Salem Superior Court approves liens in lawsuit against Brodie’s Pub of Peabody

A pedestrian walks past the future site of Brodie's Pub on Main Street in Peabody.
A pedestrian walks past the future site of Brodie's Pub on Main Street in Peabody. (Spenser R. Hasak)

PEABODY — A Salem Superior Court judge has approved liens on properties held by the owner of Brodie’s Pub, as the court decides whether he reneged on a lease deal.

Judge Timothy Feeley ruled $103,000 must be set aside to be sure the judgment is paid if Michael Votto sells his Coolidge Avenue property in Peabody or a four-bedroom, waterfront home his company, Votto Properties, built on Lothrop Avenue in Beverly.

The decision came as a result of a lawsuit filed in December against Votto by One Main Peabody and its manager Pasquale “Pat” Todisco.

In court filings, the landlord alleges Votto violated a lease agreement to occupy a 5,920-square-foot space on the first floor of the O’Shea Building starting May 1.

In making the ruling, the judge signaled his support for Todisco because courts typically do not place liens or attach properties unless there is convincing evidence to support the plaintiff’s argument.

“Frankly, the defense does not amount to much given the lease,” Feeley wrote. “In fact, it sounds like buyer’s remorse.”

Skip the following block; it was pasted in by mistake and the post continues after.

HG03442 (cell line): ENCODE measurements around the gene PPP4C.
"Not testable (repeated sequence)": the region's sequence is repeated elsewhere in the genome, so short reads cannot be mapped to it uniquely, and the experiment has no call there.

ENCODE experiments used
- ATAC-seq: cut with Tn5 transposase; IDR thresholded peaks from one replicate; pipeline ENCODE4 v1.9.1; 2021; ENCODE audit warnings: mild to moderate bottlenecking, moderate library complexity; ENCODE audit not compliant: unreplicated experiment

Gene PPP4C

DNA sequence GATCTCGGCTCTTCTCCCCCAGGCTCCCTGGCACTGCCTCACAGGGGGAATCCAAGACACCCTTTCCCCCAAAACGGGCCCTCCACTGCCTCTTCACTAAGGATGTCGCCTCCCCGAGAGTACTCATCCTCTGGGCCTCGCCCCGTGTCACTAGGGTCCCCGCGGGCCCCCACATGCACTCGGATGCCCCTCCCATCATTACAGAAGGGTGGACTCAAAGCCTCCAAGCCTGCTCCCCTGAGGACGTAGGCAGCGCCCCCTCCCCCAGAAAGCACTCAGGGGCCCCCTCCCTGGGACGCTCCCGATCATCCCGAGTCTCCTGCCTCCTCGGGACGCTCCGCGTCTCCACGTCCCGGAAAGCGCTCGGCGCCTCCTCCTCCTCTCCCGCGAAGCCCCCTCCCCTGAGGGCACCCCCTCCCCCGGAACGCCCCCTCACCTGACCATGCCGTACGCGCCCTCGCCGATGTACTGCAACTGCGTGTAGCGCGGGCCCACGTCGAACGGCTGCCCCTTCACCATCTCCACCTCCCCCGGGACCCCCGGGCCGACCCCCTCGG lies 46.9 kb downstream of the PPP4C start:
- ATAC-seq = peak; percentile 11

Todisco bought the property at Main and Foster streets at auction for $1.4  million in 2017. At the time, he pledged to invest $4 million to restore the eyesore with 20 apartments on the second and third floor and a restaurant and retail on the ground floor.

Votto had planned to move his pub to Todisco’s property from his original location on Lowell Street.

But the six-page complaint said while the parties signed a 10-year lease for $84,000 a year, and Todisco collected $23,000 to cover the first and last month’s rent, and a security deposit, Votto terminated the lease agreement in February.

Votto’s attorney argued Todico failed to deliver the space in a condition fit for a restaurant.

But Todisco argued the lease specifies the space was rented “as is” and the tenant was responsible for improvements.

Neither side was willing to talk.

Votto’s attorneys, John Keilty and Peter Calabrese , declined comment .

Todisco’s attorney Thomas Delaney declined comment.

A final ruling in the case could take years.   

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